In the September/October 2011 issue of BAR, Dorothy D. Resig highlighted recent discoveries of early churches. Read an excerpt on Laodicea from “Crossing the Holy Land: New church discoveries from the Biblical world.”
Given the importance of Asia Minor to the apostle Paul and other early followers of Jesus, it should come as no surprise that a church from the fourth century was discovered recently in western Turkey. Turkey announced at the end of January 2011 that a large, well-preserved church had been found at Laodicea using ground-penetrating radar. According to excavation director Celal Şimşek of Pamukkale University, the church was built during the reign of Constantine (306–337) and destroyed by an earthquake in the early seventh century. There are 11 apses—one facing east and five each on the northern and southern sides. Floral and geometric mosaics as well as opus sectile pavement cover the floors. The cross-shaped marble baptistery, located at the end of a long corridor on the north side of the church, is one of the oldest and best-preserved ever discovered.
In the free eBook Paul: Jewish Law and Early Christianity, learn about the cultural contexts for the theology of Paul and how Jewish traditions and law extended into early Christianity through Paul’s dual roles as a Christian missionary and a Pharisee.
Laodicea is mentioned several times in the New Testament, in both Paul’s letter to the Colossians (2:1, 4:13–16) and the Book of Revelation, in which it is one of the seven churches in Asia [Minor] to receive the message revealed to John that the “time is near” (Revelation 1:3, 11, 3:14–22). Paul’s letter suggests that Laodicea had a very early Christian community with close ties to the one in Colossus (11 mi away), possibly having been evangelized by Paul’s disciple Epaphras, who is mentioned by name in the epistle.In the Book of Revelation, however, the Laodiceans are chastised for being “lukewarm, neither cold nor hot” and for failing to recognize their spiritual want in the midst of their material wealth and prosperity (Revelation 3:16–17). The ruins of ancient Laodicea indicate that its residents were indeed fairly well-to-do, no doubt benefiting from their position on a bustling trade route. According to first-century Greek historian Strabo, Laodicea was also home to a well-known medical school. The Seleucid king Antiochus II of Syria founded Laodicea ad Lyceum (as it is more properly called) between 261 and 253 B.C. and named it in honor of his wife, Laodice. Remains from the Hellenistic and Roman periods include two theaters, a stadium and a nymphaeum, a monumental fountain that continued in use into the Byzantine period (fourth–seventh centuries), when it was walled off and converted into a Christian structure.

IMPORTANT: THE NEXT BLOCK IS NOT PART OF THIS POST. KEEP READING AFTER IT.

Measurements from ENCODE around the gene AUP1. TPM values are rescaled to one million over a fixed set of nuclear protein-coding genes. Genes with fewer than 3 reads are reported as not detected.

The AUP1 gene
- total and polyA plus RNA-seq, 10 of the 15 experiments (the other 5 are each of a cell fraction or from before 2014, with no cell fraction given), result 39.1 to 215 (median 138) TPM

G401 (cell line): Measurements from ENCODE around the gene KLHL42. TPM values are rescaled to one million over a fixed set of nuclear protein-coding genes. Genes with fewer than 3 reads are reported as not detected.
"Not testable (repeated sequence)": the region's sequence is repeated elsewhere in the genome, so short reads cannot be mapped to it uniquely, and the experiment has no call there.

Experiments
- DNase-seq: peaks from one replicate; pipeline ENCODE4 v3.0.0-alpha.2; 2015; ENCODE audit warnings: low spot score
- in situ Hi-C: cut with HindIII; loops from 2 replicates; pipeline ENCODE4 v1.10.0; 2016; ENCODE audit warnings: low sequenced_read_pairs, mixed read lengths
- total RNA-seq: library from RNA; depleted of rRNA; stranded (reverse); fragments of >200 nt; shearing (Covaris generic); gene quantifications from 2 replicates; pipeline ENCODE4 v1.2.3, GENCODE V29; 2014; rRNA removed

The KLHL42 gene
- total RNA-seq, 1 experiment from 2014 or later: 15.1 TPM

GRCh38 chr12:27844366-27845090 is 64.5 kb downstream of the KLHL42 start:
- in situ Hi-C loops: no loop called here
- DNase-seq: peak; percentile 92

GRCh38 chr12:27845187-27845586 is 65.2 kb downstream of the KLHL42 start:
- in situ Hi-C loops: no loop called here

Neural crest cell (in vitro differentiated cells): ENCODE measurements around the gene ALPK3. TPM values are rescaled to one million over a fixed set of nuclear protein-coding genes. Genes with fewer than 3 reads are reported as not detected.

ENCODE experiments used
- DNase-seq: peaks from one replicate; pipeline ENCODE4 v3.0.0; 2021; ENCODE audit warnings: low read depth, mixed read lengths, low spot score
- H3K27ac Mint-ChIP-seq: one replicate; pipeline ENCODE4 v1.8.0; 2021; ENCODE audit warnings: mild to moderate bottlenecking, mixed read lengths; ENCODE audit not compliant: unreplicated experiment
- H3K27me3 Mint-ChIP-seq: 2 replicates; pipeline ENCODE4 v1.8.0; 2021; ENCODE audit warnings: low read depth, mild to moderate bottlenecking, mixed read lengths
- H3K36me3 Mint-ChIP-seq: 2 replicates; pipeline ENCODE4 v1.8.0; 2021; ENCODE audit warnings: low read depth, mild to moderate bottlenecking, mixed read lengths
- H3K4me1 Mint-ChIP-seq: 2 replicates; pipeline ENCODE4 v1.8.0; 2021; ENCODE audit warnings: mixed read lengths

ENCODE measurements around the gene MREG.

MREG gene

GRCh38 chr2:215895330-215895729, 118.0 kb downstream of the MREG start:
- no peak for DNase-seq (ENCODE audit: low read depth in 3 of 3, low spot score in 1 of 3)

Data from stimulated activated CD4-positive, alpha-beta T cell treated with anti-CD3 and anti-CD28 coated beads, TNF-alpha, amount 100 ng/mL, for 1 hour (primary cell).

A bishop’s seat was located at Laodicea very early on, and it remains a titular see of the Roman Catholic Church today, although the city is uninhabited and the bishop’s seat has been vacant since 1968. In 363–364 A.D., clergy from all over Asia Minor convened at the regional Council of Laodicea to discuss issues of clerical and lay conduct and to specify the authoritative texts of the Biblical canon. The council included the Book of Baruch and the Epistle of Jeremiah in its canon of the Old Testament but did not include the Book of Revelation in the New Testament. (The later ecumenical Council of Chalcedon in 451 and the Quinisext Council of 692 confirmed all the decisions of the Laodicean Council, although the Biblical canon differs somewhat today.) It is possible that the newly discovered church is the very same building where Asia Minor’s clergy met to hold the influential Council of Laodicea, but certainly much remains to be revealed and studied here.
Read the full article “Crossing the Holy Land: New church discoveries from the Biblical world” in the BAS Library, or see “When Did Christianity Begin to Spread?” in Bible History Daily.
Read the Hurriyet Daily News report on the column discovery.